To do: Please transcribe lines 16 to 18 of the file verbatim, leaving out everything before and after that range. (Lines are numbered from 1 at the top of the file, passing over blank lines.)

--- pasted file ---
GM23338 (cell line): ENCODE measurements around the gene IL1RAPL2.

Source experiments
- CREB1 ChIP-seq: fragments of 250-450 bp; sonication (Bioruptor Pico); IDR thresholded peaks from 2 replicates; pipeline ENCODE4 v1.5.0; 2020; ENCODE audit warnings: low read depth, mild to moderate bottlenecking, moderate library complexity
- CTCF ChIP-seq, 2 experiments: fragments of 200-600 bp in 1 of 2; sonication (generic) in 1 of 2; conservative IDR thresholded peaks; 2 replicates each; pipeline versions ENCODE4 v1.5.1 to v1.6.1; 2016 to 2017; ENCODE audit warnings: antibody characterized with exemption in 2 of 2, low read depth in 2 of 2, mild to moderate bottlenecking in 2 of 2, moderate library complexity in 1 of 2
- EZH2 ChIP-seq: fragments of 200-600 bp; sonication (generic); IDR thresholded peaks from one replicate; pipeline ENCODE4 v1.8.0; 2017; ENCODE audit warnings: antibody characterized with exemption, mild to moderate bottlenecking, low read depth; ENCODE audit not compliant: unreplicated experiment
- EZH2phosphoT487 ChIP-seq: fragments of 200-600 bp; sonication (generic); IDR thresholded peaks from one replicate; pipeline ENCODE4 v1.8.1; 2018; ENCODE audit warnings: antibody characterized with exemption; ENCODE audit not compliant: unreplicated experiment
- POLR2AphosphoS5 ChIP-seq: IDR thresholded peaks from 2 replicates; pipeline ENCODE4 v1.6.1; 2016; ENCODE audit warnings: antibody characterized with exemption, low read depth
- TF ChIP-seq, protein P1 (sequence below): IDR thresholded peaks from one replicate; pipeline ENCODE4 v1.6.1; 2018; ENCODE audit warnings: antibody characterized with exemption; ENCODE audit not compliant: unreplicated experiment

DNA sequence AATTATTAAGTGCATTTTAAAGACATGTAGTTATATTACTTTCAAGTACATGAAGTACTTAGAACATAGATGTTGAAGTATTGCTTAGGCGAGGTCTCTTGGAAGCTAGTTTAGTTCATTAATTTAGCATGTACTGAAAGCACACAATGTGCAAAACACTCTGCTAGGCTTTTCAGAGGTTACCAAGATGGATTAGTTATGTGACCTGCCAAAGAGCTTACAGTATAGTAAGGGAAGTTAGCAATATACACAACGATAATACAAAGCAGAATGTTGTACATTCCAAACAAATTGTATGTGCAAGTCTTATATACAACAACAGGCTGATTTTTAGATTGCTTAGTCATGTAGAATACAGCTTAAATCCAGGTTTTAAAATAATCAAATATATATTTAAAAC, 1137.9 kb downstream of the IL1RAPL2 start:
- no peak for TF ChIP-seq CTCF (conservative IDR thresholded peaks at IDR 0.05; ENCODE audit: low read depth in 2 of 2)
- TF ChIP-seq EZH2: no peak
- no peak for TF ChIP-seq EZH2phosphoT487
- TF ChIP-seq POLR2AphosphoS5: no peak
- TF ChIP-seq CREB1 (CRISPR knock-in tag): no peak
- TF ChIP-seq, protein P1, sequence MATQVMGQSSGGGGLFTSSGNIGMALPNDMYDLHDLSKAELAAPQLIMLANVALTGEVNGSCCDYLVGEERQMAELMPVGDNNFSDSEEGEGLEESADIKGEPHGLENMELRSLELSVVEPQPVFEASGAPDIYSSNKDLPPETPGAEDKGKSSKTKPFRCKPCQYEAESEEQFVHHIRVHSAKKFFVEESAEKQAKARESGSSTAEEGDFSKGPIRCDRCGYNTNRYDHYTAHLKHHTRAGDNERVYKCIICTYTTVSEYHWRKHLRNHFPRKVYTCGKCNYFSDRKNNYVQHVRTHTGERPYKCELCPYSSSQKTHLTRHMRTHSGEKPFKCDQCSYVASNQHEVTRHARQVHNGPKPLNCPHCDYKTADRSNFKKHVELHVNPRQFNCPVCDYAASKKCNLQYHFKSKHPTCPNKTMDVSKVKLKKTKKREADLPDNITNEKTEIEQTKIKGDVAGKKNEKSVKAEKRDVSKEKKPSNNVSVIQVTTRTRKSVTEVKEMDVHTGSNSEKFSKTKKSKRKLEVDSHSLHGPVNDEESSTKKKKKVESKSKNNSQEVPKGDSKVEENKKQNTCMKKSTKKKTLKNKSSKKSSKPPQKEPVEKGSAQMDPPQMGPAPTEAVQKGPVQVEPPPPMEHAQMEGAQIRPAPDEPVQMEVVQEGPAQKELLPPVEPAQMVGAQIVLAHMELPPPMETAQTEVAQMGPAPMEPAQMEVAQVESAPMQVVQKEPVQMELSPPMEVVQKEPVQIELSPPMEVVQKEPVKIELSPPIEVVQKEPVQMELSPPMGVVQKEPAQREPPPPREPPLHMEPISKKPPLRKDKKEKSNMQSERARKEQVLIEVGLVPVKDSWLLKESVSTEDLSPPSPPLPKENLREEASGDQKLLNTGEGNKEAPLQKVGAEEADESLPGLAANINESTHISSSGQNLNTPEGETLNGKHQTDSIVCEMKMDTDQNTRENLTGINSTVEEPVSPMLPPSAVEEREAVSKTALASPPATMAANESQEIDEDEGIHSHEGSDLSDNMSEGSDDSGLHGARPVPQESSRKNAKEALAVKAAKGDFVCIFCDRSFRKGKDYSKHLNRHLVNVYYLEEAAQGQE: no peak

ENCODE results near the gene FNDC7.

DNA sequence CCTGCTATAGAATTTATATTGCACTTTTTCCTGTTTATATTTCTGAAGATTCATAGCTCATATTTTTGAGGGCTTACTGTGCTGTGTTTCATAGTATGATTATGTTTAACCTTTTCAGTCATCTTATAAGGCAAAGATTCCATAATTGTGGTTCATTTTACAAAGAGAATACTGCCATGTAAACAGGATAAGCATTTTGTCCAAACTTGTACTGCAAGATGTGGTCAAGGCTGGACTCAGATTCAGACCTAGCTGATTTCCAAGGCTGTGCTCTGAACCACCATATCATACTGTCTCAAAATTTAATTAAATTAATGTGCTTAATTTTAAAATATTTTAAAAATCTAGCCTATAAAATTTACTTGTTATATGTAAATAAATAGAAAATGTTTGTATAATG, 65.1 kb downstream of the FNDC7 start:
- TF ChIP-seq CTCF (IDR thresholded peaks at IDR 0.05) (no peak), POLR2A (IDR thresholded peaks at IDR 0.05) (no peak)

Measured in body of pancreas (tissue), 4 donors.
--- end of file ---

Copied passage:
ENCODE results near the gene FNDC7.

DNA sequence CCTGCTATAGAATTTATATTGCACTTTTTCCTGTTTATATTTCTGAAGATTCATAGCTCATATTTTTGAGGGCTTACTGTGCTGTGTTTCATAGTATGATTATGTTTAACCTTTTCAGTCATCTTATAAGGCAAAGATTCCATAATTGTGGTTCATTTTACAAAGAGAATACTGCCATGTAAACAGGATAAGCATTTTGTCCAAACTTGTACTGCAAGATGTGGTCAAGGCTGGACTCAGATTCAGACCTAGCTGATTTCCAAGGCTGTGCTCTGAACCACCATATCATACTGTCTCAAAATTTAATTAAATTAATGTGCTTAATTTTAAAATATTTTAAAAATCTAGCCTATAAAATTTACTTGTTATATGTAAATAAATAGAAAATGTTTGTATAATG, 65.1 kb downstream of the FNDC7 start:
- TF ChIP-seq CTCF (IDR thresholded peaks at IDR 0.05) (no peak), POLR2A (IDR thresholded peaks at IDR 0.05) (no peak)